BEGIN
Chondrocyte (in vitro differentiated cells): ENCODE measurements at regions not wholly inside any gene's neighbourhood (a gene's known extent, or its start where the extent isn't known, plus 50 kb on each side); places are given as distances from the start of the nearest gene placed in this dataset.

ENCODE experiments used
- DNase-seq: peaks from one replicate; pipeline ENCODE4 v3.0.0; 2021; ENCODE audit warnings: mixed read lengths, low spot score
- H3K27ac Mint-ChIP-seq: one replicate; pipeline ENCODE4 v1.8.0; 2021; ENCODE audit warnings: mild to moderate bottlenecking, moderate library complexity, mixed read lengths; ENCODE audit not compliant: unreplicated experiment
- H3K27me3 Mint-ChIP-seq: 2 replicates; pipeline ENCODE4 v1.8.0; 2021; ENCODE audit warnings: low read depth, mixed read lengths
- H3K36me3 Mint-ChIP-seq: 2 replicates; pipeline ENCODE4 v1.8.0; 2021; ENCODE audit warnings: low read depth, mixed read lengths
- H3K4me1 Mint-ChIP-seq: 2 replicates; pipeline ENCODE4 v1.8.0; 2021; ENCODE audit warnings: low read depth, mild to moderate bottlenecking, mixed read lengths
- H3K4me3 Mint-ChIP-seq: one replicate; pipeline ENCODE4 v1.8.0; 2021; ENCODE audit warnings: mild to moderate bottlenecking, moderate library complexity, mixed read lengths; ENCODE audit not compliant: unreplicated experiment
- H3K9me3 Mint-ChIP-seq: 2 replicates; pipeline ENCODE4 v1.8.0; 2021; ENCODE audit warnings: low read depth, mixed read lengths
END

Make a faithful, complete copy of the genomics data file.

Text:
Chondrocyte (in vitro differentiated cells): ENCODE measurements at regions not wholly inside any gene's neighbourhood (a gene's known extent, or its start where the extent isn't known, plus 50 kb on each side); places are given as distances from the start of the nearest gene placed in this dataset.

ENCODE experiments used
- DNase-seq: peaks from one replicate; pipeline ENCODE4 v3.0.0; 2021; ENCODE audit warnings: mixed read lengths, low spot score
- H3K27ac Mint-ChIP-seq: one replicate; pipeline ENCODE4 v1.8.0; 2021; ENCODE audit warnings: mild to moderate bottlenecking, moderate library complexity, mixed read lengths; ENCODE audit not compliant: unreplicated experiment
- H3K27me3 Mint-ChIP-seq: 2 replicates; pipeline ENCODE4 v1.8.0; 2021; ENCODE audit warnings: low read depth, mixed read lengths
- H3K36me3 Mint-ChIP-seq: 2 replicates; pipeline ENCODE4 v1.8.0; 2021; ENCODE audit warnings: low read depth, mixed read lengths
- H3K4me1 Mint-ChIP-seq: 2 replicates; pipeline ENCODE4 v1.8.0; 2021; ENCODE audit warnings: low read depth, mild to moderate bottlenecking, mixed read lengths
- H3K4me3 Mint-ChIP-seq: one replicate; pipeline ENCODE4 v1.8.0; 2021; ENCODE audit warnings: mild to moderate bottlenecking, moderate library complexity, mixed read lengths; ENCODE audit not compliant: unreplicated experiment
- H3K9me3 Mint-ChIP-seq: 2 replicates; pipeline ENCODE4 v1.8.0; 2021; ENCODE audit warnings: low read depth, mixed read lengths